Bergman, a former Malloy adviser in the 2014 election who later joined the administration, said the anti-Trump sentiment is an opportunity for Democrats, not a guarantee. Dissatisfaction with Trump is real, but so is voter anger with state government in Hartford. Victory will turn on the quality of the candidates and their ability to frame a message capable of convincing voters they know how to grow Connecticut’s economy and stabilize its finances, he said.
“They’re aware of what’s happening in Hartford. They’re going to turn out and likely vote for Chris Murphy and the other congressional Democrats,” Bergman said. “But they’ll vote for Republicans for state offices if they think they have a better message about governing the state.”
Connecticut voters know how to split tickets.
Republicans gained seats in the General Assembly in three of the past four elections and held ground in the fourth, despite a win by the Democrat at the top of the ticket: Hillary Clinton in 2016, Malloy in 2014, Barack Obama in 2012 and Malloy in 2010. From a low of 37 seats in 2008, House Republicans now control 72, just four short of a majority. The Senate is evenly divided, though Democrats control the agenda by virtue of the tie-breaking ability of the Democratic lieutenant governor.
Klarides, the leader of the GOP minority in the House, minimized what municipal success by Democrats means for 2018. She noted that Republicans did well in municipal contests in 2009, only to lose the governor’s office the following year.
House Majority Leader Matt Ritter, D-Hartford, said he, too, is careful not to read too much into what a municipal cycle means for state races.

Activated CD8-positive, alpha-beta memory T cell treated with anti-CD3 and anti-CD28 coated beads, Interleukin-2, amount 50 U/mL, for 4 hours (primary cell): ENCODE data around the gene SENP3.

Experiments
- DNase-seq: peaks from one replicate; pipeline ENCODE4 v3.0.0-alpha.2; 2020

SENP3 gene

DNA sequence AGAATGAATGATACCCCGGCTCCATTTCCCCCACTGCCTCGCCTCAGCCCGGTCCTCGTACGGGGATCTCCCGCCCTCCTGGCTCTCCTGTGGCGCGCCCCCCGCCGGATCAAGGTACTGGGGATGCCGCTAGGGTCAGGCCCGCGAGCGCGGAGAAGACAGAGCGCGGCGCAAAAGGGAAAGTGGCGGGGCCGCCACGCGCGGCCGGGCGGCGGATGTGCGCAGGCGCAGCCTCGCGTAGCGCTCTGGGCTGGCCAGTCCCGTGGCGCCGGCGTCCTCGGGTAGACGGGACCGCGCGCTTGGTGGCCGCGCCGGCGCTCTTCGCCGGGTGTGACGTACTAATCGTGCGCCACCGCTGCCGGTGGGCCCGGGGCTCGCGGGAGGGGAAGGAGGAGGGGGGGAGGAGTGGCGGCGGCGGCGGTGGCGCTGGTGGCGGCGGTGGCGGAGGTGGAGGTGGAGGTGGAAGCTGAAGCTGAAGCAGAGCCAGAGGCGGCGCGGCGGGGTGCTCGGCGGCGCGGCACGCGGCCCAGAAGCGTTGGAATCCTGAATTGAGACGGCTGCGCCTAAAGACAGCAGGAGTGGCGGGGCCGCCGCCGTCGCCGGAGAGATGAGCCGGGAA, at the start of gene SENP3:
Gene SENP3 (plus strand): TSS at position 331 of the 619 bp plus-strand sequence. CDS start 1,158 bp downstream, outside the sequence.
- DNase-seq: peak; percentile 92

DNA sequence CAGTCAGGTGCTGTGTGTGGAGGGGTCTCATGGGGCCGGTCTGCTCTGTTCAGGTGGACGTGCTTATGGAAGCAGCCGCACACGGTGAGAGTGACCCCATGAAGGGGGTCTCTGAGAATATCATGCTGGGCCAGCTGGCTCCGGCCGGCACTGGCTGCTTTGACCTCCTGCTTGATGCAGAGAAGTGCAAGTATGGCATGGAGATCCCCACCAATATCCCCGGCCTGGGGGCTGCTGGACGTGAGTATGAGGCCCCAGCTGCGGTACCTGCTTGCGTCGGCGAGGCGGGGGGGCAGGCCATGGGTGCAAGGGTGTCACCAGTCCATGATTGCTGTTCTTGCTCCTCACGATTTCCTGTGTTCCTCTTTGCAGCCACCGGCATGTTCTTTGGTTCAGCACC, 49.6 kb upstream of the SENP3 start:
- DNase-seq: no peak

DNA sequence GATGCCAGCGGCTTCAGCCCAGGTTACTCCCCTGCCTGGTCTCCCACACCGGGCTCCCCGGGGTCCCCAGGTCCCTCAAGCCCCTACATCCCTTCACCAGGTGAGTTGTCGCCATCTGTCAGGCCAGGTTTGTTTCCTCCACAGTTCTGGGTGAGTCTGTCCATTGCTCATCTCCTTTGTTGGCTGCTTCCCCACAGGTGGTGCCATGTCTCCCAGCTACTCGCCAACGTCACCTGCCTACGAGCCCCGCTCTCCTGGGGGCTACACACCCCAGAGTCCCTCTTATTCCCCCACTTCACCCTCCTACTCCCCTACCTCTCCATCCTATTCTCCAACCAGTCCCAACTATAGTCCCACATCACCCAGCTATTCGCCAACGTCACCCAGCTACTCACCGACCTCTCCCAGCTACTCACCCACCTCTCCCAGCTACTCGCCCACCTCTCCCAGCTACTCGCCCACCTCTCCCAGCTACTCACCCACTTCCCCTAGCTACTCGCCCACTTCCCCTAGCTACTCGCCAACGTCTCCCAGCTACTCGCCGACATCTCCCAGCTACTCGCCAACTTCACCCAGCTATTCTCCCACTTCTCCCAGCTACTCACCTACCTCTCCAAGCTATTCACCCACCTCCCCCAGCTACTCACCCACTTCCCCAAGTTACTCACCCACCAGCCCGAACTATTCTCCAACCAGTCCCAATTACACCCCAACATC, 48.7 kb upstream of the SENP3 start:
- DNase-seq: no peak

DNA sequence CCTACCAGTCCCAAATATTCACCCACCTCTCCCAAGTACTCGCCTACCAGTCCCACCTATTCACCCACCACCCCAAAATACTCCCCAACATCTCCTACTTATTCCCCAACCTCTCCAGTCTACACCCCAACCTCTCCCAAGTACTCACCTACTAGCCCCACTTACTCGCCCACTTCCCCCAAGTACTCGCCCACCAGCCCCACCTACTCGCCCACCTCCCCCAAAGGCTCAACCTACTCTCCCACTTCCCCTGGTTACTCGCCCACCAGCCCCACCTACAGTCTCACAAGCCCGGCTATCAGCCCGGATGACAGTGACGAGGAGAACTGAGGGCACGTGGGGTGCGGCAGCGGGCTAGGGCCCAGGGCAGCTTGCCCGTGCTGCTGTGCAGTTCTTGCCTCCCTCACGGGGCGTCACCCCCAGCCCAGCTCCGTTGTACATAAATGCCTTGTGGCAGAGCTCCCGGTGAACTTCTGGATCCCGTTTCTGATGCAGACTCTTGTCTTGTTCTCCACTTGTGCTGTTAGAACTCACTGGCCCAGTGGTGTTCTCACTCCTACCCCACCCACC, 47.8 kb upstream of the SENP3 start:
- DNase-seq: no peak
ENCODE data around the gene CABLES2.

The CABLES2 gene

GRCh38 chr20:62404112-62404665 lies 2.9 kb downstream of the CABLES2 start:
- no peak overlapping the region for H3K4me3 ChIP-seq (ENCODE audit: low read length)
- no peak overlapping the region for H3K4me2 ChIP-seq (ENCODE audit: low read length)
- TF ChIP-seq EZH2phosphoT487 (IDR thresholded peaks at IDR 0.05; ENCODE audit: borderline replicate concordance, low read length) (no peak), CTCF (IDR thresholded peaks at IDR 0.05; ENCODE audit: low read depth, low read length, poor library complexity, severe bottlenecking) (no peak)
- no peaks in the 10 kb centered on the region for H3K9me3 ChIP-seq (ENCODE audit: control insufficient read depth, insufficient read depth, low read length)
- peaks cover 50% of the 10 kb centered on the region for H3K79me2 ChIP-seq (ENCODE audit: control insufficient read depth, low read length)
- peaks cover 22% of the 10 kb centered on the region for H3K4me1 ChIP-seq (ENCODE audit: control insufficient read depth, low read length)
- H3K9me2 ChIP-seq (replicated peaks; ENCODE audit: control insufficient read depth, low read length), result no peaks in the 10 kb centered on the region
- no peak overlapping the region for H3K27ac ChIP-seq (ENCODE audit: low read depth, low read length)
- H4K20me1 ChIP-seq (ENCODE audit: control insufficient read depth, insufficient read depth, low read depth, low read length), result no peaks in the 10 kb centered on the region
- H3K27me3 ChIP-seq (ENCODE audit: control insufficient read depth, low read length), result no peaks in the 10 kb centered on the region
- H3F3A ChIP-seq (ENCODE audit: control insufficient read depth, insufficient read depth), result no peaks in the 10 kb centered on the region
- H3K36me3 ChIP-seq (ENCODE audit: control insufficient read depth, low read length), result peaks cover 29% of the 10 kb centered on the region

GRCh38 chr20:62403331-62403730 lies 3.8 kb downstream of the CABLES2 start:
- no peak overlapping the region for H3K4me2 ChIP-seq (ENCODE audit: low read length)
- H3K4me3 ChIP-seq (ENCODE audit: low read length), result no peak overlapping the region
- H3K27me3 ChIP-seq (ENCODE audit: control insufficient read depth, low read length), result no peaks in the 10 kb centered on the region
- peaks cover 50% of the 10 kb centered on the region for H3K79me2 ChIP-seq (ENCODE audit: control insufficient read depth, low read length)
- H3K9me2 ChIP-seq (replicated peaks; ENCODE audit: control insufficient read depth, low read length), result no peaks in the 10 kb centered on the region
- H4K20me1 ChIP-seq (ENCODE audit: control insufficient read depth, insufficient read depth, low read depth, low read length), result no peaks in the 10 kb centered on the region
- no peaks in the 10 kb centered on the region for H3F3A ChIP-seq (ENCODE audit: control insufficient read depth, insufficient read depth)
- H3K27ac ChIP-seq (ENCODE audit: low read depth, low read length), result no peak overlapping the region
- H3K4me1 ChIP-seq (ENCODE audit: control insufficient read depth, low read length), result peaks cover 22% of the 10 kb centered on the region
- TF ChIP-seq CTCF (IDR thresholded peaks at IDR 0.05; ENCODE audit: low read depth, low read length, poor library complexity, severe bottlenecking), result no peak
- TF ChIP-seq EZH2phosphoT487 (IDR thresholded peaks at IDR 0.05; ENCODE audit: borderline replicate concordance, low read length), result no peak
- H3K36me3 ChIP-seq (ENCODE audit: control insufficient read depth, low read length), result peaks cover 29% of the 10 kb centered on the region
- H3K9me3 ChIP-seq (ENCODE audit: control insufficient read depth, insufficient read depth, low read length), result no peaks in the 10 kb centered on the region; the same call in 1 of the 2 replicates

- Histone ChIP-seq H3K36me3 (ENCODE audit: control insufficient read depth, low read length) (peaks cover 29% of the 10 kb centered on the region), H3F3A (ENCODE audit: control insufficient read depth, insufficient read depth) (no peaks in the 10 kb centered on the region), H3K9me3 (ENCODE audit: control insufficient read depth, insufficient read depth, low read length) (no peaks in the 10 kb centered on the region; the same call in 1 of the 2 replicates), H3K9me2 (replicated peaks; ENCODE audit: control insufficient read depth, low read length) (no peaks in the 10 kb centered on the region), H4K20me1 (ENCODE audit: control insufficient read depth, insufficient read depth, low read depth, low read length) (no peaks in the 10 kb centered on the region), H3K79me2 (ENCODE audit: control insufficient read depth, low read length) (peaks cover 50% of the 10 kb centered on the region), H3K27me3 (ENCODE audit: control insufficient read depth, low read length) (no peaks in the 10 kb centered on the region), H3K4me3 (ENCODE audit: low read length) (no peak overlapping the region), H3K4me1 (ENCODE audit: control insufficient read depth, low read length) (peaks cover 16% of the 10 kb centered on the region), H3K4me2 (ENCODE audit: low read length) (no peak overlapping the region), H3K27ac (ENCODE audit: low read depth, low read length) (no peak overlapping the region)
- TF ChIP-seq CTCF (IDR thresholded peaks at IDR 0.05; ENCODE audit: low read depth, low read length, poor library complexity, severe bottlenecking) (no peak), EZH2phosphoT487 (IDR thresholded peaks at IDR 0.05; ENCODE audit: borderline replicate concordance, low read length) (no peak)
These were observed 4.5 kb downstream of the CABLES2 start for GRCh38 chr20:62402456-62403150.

“At the same time, it’s reassuring to us up here to see some of those communities where we struggled the last few years begin to look like places where we’re picking up seats and turning the tide, so to speak,” Ritter said. “It’s important to keep the momentum going and be optimistic for next year, but also be mindful of that we just can’t show up and say, ‘Ah, we’re here!’ We have to continue to focus our message as Democrats here at the state level.”
The 2018 legislative session that opens in February will be a venue for developing that message.
“We have a chance to focus our message on jobs, jobs, jobs,” Ritter said. “I think we have to be the party of the middle class, the working class, and continue to make that our priority.”
Connecticut has recovered 76 percent of the 119,100 jobs lost in the recession. Unemployment last month was 4.6 percent, with net job gains over the year of just 3,500 after three straight months of losses. Republicans say they are intent on keeping voters focused on Malloy, not Trump; on the recent track record of Connecticut’s economy, not the promise by Democrats to do better.
“Democrats will try to nationalize the race and make it about Trump,” Boughton said. “Republicans need to make it a regional debate about the failure to get the state out of the recession, how lots of companies and people are leaving. If you can focus on that, it’s an eminently winnable race.”